Is Jane Eyre a feminist novel?

I’m going a little off topic in today’s blog post, and instead of discussing Irish literature, I’m talking about Jane Eyre by Charlotte Bronte. I’ve studied this novel twice now both on Erasmus and in this year’s Victorian Literature module, and the question of feminism has come up both times. I believe Jane Eyre is a feminist novel, and here’s why.

1. She’s not content with her limitations. 

When she’s completed her studies at Lowood school and has taken up her post as a teacher there, Jane feels discontent with her life. She believes there’s more she’s capable of, and laments the fact that women are not seen to be equal to men when she begins governing at Thornfield Hall:

“Women are supposed to be vary calm generally, but women feel just as men feel [..] it is narrow-minded in [women’s] more privileged fellow creatures to say that they ought to confine themselves to making puddings and knitting stockings.”

2. She is dissatisfied with Rochester’s treatment of her when they are first engaged.

During Jane and Rochester’s first engagement, Rochester frequently flatters her to the point she is uncomfortable. She says that his promised “jewels for Jane Eyre” sound “unnatural and strange”. When he says he will cover her in “satin and lace”, she responds that he will no longer know her, she will be “an ape in a harlequin’s jacket”. She continues working as a governess, as she does not want any special treatment and recognises the importance she has in Adele’s life. She makes her own decisions about her life, despite her engagement and Rochester’s attempts to control her.

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Jane Eyre. Source: IMDb

3. She chooses to leave him.

After Jane learns about Bertha, Rochester’s first wife, she refuses to listen to Rochester’s pleas for her to stay with him. She knows she will not be happy with Rochester now she knows the truth. She tells him she can no longer be with him, and leaves Thornfield Hall in the night. She only takes what was hers before she met Rochester, as she does not feel entitled to take the gifts he has given her.

4. She refuses to accompany St. John to India.

Jane uses her sudden family inheritance to move her three newfound cousins, the Rivers, back into the family home they left due to financial trouble. She grows very close to the Rivers sisters, as well as their brother, St. John.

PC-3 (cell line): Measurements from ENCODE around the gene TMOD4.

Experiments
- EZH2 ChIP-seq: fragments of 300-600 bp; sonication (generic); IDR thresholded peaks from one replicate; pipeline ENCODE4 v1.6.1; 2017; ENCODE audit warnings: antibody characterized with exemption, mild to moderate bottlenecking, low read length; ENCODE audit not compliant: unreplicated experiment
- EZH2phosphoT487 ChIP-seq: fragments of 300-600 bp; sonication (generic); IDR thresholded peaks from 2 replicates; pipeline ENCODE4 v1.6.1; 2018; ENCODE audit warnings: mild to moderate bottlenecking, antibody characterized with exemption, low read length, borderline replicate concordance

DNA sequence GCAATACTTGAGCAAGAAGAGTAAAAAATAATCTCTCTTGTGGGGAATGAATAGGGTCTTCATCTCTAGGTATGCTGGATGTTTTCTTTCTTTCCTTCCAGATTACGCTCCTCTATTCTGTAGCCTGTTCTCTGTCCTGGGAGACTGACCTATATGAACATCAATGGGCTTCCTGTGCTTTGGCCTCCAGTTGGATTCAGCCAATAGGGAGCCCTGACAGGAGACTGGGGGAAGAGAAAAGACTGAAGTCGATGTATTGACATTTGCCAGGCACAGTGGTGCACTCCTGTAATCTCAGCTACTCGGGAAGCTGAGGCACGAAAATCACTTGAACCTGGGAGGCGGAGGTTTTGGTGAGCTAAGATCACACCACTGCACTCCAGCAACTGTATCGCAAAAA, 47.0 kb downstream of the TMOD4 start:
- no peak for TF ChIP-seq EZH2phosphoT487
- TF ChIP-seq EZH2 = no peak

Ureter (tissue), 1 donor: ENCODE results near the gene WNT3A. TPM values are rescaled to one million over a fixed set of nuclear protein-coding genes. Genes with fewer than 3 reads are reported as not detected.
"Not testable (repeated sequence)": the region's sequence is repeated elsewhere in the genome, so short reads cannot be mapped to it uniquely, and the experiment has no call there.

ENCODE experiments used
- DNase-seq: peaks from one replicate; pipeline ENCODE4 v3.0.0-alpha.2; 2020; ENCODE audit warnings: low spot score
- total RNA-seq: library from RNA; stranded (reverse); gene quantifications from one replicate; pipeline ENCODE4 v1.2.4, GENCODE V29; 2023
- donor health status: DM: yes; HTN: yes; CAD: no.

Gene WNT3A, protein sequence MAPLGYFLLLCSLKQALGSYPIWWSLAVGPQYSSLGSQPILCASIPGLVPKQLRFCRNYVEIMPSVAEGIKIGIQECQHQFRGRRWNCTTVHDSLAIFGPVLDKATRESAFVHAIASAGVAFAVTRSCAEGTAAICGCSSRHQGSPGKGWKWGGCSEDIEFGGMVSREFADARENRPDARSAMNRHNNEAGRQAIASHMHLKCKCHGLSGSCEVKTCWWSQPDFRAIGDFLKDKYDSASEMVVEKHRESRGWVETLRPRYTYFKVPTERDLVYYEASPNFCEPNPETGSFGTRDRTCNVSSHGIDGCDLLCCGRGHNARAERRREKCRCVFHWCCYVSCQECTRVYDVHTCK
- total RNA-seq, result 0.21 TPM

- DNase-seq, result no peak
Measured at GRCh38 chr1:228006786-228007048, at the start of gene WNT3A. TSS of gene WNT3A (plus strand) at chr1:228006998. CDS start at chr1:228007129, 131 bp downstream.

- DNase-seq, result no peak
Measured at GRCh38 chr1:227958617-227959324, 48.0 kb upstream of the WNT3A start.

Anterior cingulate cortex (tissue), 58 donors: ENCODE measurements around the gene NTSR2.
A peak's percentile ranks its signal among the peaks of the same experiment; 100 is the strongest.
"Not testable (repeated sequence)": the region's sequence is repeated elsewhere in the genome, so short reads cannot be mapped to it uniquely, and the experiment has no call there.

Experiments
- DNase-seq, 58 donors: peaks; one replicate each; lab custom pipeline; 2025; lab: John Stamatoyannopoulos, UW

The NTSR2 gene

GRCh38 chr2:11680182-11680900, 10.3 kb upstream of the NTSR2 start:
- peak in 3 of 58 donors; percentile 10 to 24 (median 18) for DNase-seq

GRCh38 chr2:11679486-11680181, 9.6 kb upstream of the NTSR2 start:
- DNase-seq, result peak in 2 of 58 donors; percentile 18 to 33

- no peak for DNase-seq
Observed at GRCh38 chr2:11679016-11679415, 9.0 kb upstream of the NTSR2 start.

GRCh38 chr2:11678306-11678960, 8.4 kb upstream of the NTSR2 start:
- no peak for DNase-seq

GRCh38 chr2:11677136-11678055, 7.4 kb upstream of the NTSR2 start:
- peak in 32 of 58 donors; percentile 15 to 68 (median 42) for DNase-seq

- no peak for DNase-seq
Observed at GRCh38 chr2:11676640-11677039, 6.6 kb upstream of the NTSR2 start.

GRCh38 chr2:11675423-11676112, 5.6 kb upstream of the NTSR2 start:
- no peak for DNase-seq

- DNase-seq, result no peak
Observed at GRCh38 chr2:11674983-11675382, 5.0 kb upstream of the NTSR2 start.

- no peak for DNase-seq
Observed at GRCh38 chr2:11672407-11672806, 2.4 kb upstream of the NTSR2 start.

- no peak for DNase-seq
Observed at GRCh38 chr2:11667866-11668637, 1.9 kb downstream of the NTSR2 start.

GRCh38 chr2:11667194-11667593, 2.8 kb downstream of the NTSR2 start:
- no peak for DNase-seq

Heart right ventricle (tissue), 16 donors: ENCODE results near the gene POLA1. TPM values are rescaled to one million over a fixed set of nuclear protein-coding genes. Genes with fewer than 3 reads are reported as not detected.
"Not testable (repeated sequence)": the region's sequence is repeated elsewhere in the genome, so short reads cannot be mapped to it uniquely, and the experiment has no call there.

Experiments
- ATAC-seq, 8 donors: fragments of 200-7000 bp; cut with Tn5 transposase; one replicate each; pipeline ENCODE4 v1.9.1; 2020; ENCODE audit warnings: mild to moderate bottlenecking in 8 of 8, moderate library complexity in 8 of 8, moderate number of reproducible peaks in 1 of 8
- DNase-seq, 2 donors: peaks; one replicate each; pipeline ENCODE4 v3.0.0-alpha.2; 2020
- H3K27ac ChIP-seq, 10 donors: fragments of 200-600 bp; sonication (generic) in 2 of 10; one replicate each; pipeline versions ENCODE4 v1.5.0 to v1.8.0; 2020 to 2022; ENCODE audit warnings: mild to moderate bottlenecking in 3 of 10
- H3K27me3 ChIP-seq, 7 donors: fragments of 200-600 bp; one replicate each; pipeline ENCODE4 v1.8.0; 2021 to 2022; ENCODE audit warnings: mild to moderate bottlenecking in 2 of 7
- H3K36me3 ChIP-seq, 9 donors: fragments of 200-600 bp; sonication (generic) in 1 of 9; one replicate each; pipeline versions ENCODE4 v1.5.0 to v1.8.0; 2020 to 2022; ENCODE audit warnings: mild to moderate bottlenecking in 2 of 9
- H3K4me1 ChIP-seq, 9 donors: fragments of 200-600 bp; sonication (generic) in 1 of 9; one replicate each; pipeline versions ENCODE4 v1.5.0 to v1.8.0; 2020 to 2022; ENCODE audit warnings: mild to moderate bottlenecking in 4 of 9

St. John is a religious man, and often preaches to Jane. She respects him and often does as he asks, which is worsens the situation when Jane refuses to marry him and accompany him to India.

Jane knows she will not survive in India, and that St. John does not truly love her. She offers to accompany him as his sister, but he insists on marriage. They argue until Jane says that she “scorns St. John’s idea of love”, and St. John replies that to deny him is to deny God.

A week later, Jane asks St. John’s forgiveness but rejects his proposal, saying “If I were to marry you, you would kill me. You are killing me now.” Jane means, of course, that St. John’s coldness towards her is causing her pain, but St. John does not respond well, calling her “violent, unfeminine, and untrue.”

He tells her to go to India as she’s promised she will, with another married couple; but Jane, knowing she has not promised this, says that “God did not give [her] [her] life to throw away“. Jane is doing what she thinks is right no matter what St. John thinks.

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Jane Eyre arguing with St. John. Source: IMDb

5. She chooses to return to Rochester at the end of the novel. 

After declining St. John’s proposal, Jane decides to return to Rochester at the end of the novel. When she arrives back to find Rochester a changed man, blind, and that Bertha is dead, she marries him for love.

It is for these reasons I think Jane Eyre is a feminist novel. What do you think? Do you agree or do you think differently?


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